Consequences of teeth grinding

Source: The Hitavada      Date: 02 Apr 2018 12:27:08




Did you know that if you suffer from nagging headaches - including migraines, tension headaches and behind-the-eye pain - your teeth could be the root of your problem? Involuntary and excessive clenching and grinding of the teeth (known in medical terms as Bruxism)is a common condition, so prevalent that it affects 1 in 5 adults. And this number continues to increase. It’s probably no surprise to learn that Bruxism can result in significant tooth wear and namel erosion, leading to tooth surface sensitivity, chipped and fractured teeth, as well as a host of other dental issues that may require expensivetreatment. But, what you may not realise is that over 90 per cen to fBruxism sufferers also experience headache, pain caused by their teeth grinding. If you think about it, the link between teeth and jaw clenching, and headaches caused by teeth grinding, make a lot of sense. Because the jaw is capable of exerting more than 250 pounds off or ce when clenching,this amount of force can crack a walnut. This extreme tooth-on-tooth force helps explain tooth wear caused by teeth grindingand may also lead to tempor o - man dibular joint (TMJ) pain and potential TMJ issues from teeth grinding. The temporomandibular joints are flexible joints found on each side of your head in front ofthe ear. Responsible for all jaw movements including eating and talking, they are the most active joints in your body and thus endurealot of wear and tear. They connect the lower jaw to the temporal bone ofthe skull.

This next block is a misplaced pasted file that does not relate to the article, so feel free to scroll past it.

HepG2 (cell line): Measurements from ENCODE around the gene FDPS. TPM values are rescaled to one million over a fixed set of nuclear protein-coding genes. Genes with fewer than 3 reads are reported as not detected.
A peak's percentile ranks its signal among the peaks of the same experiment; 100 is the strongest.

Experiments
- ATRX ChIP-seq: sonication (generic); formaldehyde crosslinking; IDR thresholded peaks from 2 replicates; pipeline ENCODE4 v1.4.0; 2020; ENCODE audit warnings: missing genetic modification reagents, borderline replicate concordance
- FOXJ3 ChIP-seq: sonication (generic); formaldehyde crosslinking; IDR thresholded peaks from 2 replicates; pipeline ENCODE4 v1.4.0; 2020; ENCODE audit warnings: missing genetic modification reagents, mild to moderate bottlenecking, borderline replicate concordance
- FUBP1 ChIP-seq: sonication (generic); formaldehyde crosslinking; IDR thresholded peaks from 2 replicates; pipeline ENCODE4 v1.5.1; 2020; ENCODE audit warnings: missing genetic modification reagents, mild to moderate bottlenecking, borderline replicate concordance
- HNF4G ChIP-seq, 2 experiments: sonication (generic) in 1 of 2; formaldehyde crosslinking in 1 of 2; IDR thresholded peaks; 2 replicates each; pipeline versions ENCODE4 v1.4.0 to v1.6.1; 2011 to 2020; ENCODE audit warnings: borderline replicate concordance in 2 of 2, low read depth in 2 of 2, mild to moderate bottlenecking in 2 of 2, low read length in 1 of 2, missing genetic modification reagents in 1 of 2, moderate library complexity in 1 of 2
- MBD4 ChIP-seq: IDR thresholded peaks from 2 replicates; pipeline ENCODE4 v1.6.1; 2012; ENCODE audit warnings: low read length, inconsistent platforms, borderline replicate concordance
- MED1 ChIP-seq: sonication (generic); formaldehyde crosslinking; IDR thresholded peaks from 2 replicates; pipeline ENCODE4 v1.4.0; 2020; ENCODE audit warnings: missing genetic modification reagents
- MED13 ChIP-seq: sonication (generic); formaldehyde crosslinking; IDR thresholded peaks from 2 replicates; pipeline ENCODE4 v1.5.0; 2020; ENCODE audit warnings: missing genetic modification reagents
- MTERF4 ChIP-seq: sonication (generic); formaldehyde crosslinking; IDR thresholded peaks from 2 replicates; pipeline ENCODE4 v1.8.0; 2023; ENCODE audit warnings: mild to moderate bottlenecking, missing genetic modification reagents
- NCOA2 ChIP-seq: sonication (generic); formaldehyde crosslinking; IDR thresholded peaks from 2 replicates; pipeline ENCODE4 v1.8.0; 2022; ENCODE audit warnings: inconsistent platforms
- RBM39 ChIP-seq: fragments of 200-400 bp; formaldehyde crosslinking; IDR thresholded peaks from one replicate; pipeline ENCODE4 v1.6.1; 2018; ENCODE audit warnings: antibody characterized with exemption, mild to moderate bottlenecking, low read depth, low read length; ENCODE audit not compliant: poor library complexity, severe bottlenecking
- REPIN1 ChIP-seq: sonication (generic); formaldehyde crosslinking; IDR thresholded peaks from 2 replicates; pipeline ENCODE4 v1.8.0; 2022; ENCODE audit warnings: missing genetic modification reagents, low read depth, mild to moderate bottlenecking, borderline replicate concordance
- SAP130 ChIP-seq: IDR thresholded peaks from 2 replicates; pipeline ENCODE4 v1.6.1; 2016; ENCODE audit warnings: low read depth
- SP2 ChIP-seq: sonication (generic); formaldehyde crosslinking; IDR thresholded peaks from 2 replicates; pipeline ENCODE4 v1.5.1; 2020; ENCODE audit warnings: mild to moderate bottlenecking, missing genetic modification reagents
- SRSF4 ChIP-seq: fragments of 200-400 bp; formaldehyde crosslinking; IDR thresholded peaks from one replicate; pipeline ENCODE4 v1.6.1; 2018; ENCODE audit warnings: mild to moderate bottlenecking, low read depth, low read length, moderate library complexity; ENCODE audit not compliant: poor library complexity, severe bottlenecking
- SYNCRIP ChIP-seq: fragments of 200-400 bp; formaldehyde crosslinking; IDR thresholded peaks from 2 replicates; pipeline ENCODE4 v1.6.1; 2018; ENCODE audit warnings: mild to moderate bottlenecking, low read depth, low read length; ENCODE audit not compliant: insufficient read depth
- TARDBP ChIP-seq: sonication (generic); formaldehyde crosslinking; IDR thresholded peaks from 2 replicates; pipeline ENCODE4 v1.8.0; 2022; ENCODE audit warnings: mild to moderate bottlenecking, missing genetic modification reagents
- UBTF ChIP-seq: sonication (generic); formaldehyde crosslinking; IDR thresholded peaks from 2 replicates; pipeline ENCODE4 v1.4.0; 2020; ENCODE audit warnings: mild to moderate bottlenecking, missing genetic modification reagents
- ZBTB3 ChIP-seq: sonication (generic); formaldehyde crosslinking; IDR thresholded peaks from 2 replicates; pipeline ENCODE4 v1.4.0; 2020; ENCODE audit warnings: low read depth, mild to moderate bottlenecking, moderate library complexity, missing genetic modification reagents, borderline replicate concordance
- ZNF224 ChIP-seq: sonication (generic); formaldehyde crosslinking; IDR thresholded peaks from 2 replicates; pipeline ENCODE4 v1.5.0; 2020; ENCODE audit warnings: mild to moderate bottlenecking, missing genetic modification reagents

Excessive teeth clenching and grinding, which generally occurs during sleep, puts pressure on these joints and as a result can causefar-reach ing pain in your temples,behind the eyes, in the back of yourneck and through your cheeks and ears. The exact cause of Bruxism is not known, but it is widely believed that stress is a primary trigger and once the stressful event has passed, the clenching and grindingusually subsides. However, the amount of damage and tooth wear caused by teeth grinding that can be done within a brief period can be significant. That is why it so important that you seek treatment once you realise you are a teeth grinder, not only to stop your naggingheada chepain, but also to prevent any further damage to your teeth. While there is no medication currently available to treatBruxism, dental experts recommend wearing a dental grind guard to protectthe teeth from further damage and potentially help alleviate TMJ pain. Grind guard allows your teeth and jaws to slide naturally forward, protecting your teeth from the damaging effects of grinding and at the same time releasing tension in the TMJ muscle. (NewsUSA) ●